You and I are the products of the people with whom we have associated, unfortunately some may have been like anchors in our boat. They have dragged us down with  words of criticism and disapproval that have left us feeling discouraged and defeated. Others, however, have been the wind beneath our wings. Their  words have lifted us and inspired and encouraged us to be the best we can be.

It has been said that people will go farther than they think they can when someone else thinks they can, and I know this to be true.

Oh, you won’t have to worry about standing in line to purchase my book in Barnes and Noble for only a limited number of copies have been published. In fact, the number is very limited-maybe 25 or so to accommodate my family and a few of my cheerleading friends. However, 25 is a start, so keep your eyes focused on the Best-Selling Books lists, for another 25 may soon be printed. And if you happen to be lucky enough to purchase a copy, please don’t ask me to autograph it, for my neuropic fingers only type but no longer  write.

Yours in faith and friendship,


P.S. Think about someone who might need a little encouragement and send them a note or give them a call. Who knows how high the wind of your words might lift them, but I assure you they’ll enjoy the flight and you’ll enjoy watching them.

Leadership Thought: Secretaries, and Other Church Leaders, “You Don’t Always Have to Be Nice.”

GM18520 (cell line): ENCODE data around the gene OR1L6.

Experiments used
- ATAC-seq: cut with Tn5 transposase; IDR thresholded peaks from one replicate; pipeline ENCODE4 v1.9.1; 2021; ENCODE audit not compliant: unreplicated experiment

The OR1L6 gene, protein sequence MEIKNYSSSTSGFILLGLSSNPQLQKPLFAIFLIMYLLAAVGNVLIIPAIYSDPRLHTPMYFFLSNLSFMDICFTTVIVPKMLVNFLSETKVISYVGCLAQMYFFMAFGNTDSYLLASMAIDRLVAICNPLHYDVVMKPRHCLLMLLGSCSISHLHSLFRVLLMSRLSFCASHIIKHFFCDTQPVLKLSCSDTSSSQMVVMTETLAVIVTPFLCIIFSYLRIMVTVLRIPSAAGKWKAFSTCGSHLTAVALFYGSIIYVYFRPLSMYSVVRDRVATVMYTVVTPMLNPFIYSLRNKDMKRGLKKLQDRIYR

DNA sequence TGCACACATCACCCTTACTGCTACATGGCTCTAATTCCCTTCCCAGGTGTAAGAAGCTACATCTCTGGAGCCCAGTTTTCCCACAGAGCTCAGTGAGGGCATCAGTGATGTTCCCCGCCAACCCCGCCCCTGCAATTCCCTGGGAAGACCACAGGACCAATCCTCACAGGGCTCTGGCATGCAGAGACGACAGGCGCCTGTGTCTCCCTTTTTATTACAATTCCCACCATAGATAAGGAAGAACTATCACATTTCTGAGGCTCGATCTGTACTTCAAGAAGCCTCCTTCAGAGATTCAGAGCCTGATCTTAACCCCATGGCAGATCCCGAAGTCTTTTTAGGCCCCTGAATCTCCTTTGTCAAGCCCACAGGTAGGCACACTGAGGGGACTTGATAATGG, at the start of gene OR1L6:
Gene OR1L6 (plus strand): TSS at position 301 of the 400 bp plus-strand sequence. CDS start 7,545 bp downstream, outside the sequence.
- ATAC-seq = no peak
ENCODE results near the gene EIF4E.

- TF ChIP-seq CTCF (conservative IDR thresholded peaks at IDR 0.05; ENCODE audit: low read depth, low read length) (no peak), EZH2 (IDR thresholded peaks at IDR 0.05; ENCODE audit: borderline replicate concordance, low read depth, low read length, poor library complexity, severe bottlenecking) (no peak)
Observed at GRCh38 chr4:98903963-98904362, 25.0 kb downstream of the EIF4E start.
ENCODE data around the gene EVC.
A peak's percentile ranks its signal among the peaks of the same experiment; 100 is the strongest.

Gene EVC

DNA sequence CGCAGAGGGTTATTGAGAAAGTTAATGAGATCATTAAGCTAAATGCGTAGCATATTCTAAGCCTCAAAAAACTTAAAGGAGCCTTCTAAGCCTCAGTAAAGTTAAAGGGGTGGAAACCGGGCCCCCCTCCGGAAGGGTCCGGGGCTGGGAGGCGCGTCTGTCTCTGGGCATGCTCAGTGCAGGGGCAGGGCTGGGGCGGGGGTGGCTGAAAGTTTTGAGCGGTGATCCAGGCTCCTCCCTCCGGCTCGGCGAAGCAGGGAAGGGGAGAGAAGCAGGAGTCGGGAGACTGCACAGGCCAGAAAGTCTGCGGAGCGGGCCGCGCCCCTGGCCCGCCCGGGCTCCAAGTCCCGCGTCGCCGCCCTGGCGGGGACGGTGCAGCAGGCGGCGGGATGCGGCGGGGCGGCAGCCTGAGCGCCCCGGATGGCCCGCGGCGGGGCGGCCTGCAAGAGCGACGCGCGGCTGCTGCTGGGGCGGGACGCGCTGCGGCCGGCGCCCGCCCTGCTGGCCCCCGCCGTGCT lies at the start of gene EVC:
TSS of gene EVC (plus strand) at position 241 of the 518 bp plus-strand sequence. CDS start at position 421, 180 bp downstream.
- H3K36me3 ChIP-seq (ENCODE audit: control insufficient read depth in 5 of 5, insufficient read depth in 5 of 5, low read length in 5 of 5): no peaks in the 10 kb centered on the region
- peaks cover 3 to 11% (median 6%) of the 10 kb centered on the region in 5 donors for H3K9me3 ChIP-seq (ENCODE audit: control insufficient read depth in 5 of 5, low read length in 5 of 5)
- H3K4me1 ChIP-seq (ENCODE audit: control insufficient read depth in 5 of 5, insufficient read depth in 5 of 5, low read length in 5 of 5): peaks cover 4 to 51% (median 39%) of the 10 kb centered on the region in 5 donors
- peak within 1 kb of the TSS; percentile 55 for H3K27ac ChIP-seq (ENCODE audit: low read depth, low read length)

Dear Friends,

I sent the message below to our church secretary, who is one of the nicest and kindest persons you will ever meet. I wanted her to know, as I indicated in my letter to her, that while we appreciate her warm and friendly spirit and the wonderful way she makes people feel after spending time with her, that her job security does not require her to be nice all the time.

Now don’t get me wrong. I do think it is important for the face of the church to be pleasant when she speaks to people on the phone or in person, but that expectation only goes so far. Should people take advantage of her kindness, or presume she has nothing else to do except address their needs, I draw the line. I told her it was Ok to growl occasionally-one of the best things a church secretary can do to relive tension, and that the rest of the staff would even be Ok with an occasional scream so long as it remained a decibel or two below a train whistle.

No one has to remain quiet and unresponsive when disrespected or taken advantage of, and that goes for anyone, not just church secretaries.